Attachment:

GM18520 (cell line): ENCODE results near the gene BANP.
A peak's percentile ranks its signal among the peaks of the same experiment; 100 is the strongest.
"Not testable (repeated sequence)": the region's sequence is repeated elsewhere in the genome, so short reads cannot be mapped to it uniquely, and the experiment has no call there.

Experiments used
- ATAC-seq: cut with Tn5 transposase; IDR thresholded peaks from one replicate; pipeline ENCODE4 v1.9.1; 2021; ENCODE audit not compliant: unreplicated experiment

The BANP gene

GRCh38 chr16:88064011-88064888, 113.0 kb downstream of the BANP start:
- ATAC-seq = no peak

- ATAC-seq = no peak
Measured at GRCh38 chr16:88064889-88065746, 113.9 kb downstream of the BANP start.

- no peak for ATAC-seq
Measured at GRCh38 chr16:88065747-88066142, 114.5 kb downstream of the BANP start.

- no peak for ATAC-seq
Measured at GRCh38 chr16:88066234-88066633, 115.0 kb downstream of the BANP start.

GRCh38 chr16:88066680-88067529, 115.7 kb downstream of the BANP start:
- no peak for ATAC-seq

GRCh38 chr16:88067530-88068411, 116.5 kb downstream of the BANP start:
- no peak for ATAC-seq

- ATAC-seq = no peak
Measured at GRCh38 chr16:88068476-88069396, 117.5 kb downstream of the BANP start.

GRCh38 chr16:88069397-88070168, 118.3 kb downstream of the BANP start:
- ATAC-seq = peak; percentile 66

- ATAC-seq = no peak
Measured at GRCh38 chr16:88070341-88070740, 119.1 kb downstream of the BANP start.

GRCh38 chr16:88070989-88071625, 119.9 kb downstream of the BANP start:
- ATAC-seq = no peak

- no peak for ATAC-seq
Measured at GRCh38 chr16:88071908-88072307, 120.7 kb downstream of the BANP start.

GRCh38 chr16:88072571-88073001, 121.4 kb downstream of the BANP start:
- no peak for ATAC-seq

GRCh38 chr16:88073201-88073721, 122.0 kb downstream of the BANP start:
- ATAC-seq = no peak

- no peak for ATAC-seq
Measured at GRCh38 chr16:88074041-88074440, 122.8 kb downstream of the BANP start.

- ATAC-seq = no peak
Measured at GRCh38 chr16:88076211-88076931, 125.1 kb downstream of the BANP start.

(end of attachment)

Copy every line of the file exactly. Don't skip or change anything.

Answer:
GM18520 (cell line): ENCODE results near the gene BANP.
A peak's percentile ranks its signal among the peaks of the same experiment; 100 is the strongest.
"Not testable (repeated sequence)": the region's sequence is repeated elsewhere in the genome, so short reads cannot be mapped to it uniquely, and the experiment has no call there.

Experiments used
- ATAC-seq: cut with Tn5 transposase; IDR thresholded peaks from one replicate; pipeline ENCODE4 v1.9.1; 2021; ENCODE audit not compliant: unreplicated experiment

The BANP gene

GRCh38 chr16:88064011-88064888, 113.0 kb downstream of the BANP start:
- ATAC-seq = no peak

- ATAC-seq = no peak
Measured at GRCh38 chr16:88064889-88065746, 113.9 kb downstream of the BANP start.

- no peak for ATAC-seq
Measured at GRCh38 chr16:88065747-88066142, 114.5 kb downstream of the BANP start.

- no peak for ATAC-seq
Measured at GRCh38 chr16:88066234-88066633, 115.0 kb downstream of the BANP start.

GRCh38 chr16:88066680-88067529, 115.7 kb downstream of the BANP start:
- no peak for ATAC-seq

GRCh38 chr16:88067530-88068411, 116.5 kb downstream of the BANP start:
- no peak for ATAC-seq

- ATAC-seq = no peak
Measured at GRCh38 chr16:88068476-88069396, 117.5 kb downstream of the BANP start.

GRCh38 chr16:88069397-88070168, 118.3 kb downstream of the BANP start:
- ATAC-seq = peak; percentile 66

- ATAC-seq = no peak
Measured at GRCh38 chr16:88070341-88070740, 119.1 kb downstream of the BANP start.

GRCh38 chr16:88070989-88071625, 119.9 kb downstream of the BANP start:
- ATAC-seq = no peak

- no peak for ATAC-seq
Measured at GRCh38 chr16:88071908-88072307, 120.7 kb downstream of the BANP start.

GRCh38 chr16:88072571-88073001, 121.4 kb downstream of the BANP start:
- no peak for ATAC-seq

GRCh38 chr16:88073201-88073721, 122.0 kb downstream of the BANP start:
- ATAC-seq = no peak

- no peak for ATAC-seq
Measured at GRCh38 chr16:88074041-88074440, 122.8 kb downstream of the BANP start.

- ATAC-seq = no peak
Measured at GRCh38 chr16:88076211-88076931, 125.1 kb downstream of the BANP start.